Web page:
- The Trump administration is considering taking unilateral action on measures like enhanced unemployment insurance and a moratorium on evictions if it can’t agree with Congress on an economic relief bill, The Washington Post reported on Monday.
- But the White House would still rather get a bill through Congress, The Post reported, and President Donald Trump has said his priorities are boosted unemployment checks and an eviction moratorium.
- Trump told reporters at the White House on Monday he was examining possible executive actions on evictions and a payroll tax cut.
- Negotiations between the White House and Democrats are at an impasse over unemployment insurance.
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The Trump administration is weighing whether to take unilateral action if it doesn’t come to an agreement with Congress on another economic relief bill, The Washington Post reported on Monday, citing two sources who were granted anonymity to discuss the deliberations.
No final decisions were made, and the administration would still rather get legislation through Congress, the sources told The Post.
President Donald Trump said last week that his biggest priorities in negotiations over another stimulus bill were an extension of enhanced unemployment insurance and another moratorium on evictions.
On Monday, Trump said he would examine possible steps to take on evictions without detailing the type of executive authority he would draw from.
“A lot of people are going to be evicted but I’m going to stop it because I’ll do it myself if I have to,” Trump told reporters at the White House. “I have a lot of powers with respect to executive orders and we’re looking at that very seriously right now.”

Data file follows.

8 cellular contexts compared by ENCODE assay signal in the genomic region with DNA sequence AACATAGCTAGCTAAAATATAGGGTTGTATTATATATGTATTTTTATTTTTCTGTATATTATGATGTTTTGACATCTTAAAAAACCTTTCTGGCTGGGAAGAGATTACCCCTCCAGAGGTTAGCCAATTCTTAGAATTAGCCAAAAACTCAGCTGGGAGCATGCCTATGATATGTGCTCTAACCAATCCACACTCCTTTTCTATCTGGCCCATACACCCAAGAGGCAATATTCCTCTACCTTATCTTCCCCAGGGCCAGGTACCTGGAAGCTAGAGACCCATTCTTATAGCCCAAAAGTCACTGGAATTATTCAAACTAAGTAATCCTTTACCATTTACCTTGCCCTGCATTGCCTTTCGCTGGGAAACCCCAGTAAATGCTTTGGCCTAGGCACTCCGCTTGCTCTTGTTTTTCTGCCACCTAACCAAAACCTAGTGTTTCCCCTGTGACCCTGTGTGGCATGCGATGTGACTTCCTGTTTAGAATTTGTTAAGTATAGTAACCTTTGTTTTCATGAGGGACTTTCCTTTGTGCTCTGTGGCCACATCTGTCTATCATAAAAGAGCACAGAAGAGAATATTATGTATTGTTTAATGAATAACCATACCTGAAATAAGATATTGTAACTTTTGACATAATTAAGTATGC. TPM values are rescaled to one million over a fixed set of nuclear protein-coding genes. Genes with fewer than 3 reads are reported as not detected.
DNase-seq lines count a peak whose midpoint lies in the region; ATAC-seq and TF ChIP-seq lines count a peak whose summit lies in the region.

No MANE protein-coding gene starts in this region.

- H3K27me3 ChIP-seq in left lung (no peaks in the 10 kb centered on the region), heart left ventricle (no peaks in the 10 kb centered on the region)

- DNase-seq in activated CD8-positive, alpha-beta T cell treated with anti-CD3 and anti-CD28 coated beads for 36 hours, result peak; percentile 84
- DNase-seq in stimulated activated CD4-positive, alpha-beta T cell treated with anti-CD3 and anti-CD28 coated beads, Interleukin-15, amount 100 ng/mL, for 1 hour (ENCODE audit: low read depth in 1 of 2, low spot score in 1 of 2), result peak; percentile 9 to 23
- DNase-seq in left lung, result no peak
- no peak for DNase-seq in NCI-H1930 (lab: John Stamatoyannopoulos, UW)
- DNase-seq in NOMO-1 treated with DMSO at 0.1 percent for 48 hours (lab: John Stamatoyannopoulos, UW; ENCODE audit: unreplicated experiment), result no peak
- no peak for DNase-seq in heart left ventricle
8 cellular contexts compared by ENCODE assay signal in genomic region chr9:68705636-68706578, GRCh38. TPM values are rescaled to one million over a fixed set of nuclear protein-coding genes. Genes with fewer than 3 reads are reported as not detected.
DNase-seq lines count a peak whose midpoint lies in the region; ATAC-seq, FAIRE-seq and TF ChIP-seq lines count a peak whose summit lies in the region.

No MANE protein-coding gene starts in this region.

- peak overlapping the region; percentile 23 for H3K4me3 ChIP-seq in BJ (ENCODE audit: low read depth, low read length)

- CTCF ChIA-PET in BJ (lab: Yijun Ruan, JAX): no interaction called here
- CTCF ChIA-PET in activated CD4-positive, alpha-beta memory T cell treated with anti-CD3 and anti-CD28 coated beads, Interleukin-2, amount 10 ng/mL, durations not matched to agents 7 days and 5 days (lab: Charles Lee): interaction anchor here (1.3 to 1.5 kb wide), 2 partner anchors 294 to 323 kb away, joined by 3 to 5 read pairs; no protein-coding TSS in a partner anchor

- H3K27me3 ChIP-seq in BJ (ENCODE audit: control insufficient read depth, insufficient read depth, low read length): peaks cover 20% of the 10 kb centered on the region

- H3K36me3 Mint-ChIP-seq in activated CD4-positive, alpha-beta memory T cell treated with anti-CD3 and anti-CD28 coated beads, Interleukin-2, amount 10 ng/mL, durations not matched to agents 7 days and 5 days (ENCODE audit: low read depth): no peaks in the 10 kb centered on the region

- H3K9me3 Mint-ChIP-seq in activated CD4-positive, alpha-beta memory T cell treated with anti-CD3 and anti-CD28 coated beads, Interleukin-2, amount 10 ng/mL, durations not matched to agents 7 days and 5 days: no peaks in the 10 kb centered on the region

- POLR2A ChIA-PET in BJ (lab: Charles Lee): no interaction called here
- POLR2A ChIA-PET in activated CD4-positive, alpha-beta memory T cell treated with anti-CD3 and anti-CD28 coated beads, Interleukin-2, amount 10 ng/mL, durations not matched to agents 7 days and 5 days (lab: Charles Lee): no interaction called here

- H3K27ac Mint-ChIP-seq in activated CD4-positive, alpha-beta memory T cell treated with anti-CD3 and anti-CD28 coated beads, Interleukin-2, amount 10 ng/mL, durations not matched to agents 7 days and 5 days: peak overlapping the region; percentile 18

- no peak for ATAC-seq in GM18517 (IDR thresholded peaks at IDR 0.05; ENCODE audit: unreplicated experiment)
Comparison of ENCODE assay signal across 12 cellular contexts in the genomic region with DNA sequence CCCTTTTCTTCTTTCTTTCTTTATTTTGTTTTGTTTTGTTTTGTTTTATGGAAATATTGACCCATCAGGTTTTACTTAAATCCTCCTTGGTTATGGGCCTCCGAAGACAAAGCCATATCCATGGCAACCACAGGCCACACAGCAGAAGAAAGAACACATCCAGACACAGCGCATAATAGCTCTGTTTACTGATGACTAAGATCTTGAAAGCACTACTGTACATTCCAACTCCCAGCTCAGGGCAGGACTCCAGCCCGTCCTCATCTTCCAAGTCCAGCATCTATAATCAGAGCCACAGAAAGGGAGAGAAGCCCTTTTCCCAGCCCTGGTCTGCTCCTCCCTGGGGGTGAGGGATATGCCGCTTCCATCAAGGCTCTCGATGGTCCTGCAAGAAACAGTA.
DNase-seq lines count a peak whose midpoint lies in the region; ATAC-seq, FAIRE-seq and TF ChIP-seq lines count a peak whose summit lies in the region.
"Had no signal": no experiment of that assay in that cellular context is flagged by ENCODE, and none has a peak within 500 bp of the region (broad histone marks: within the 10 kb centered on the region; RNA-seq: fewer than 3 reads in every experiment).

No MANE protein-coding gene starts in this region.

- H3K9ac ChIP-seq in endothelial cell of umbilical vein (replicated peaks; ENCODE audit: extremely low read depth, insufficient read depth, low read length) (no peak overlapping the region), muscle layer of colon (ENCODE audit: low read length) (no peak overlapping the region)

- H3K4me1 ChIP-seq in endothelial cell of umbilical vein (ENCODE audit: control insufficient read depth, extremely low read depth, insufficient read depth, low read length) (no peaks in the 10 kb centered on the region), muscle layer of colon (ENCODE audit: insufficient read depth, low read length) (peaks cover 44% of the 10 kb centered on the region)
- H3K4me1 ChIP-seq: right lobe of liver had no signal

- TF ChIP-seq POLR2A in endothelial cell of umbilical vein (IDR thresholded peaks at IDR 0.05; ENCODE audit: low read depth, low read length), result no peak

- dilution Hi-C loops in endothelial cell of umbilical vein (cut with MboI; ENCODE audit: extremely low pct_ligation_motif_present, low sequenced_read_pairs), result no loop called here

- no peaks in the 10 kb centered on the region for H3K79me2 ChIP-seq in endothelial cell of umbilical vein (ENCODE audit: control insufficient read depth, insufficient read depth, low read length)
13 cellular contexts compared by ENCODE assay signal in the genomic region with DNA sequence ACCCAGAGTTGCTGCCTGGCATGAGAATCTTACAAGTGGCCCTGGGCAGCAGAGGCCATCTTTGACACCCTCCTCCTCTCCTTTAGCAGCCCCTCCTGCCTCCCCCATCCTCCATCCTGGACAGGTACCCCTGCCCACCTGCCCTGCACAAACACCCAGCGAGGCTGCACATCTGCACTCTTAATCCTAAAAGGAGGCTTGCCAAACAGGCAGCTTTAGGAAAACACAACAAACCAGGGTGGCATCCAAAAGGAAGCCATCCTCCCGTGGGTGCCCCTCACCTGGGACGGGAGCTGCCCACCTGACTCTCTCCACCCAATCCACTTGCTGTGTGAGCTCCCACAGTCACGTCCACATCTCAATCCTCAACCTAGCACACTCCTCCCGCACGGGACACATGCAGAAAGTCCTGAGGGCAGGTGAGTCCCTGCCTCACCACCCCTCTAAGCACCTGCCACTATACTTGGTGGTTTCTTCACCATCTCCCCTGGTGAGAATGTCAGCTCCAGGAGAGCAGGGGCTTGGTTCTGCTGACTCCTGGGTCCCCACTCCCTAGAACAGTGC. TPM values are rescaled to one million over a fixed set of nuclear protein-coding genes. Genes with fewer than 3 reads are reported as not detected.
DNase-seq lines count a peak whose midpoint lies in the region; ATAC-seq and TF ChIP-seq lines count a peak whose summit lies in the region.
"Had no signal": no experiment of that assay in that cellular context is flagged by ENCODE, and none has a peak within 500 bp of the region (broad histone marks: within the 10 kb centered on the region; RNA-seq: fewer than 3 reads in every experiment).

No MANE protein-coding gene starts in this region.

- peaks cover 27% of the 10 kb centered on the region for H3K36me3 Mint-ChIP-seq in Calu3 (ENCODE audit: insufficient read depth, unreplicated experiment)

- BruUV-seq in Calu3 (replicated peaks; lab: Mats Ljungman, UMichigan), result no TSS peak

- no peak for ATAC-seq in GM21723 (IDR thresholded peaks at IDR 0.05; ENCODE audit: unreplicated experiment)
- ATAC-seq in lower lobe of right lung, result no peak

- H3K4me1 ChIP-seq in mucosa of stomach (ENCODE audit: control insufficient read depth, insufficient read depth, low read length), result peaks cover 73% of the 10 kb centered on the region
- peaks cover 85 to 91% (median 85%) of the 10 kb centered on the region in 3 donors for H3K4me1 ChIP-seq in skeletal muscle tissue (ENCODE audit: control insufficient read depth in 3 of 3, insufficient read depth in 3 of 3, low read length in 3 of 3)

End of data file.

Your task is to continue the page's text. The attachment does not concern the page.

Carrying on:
Trump later said he would consider using an executive order to lower payroll taxes, a step that some conservative economists urged him to take in a Wall Street Journal opinion piece published on Sunday.Republicans rejected the payroll tax cut last month.
Those measures on unemployment and evictions were implemented under the economic relief package enacted in March. But they expired in late July, and Congress hasn’t extended them.
It’s not clear how the White House could circumvent Congress on the matter, but the administration has pushed the boundaries of executive power over the past three years.
The White House did not immediately respond to a request for comment.
Discussions on a spending package between White House officials and top congressional Democrats are at an impasse on unemployment insurance, The New York Times reported on Sunday.
Republicans unveiled their $US1 trillion spending package four days before the $US600 federal unemployment benefit ended on Friday. They proposed cutting the benefit to $US200 a week for two months and designing a 70% wage-replacement program to start in October.
But Democrats want to extend the $US600 supplementary payments – that was part of their $US3 trillion spending package that the House passed in mid-May. They also approved a year-long extension of the eviction moratorium.
Nearly 30 million Americans are receiving unemployment benefits,per the Labour Department.
GOP lawmakers proposed a skinny bill that would deal only with unemployment benefits and the moratorium on evictions. Democrats rejected it and are pushing to pass their more expansive legislation to address a range of healthcare and economic priorities like emergency fiscal aid to states.
Senate Minority Leader Chuck Schumer, House Speaker Nancy Pelosi, Treasury Secretary Steven Mnuchin, and the White House chief of staff, Mark Meadows, met on Saturday to continue the talks. But a deal remains elusive, Pelosi told ABC News on Sunday.
“The fact is we will be close to an agreement when we have an agreement,” Pelosi said.
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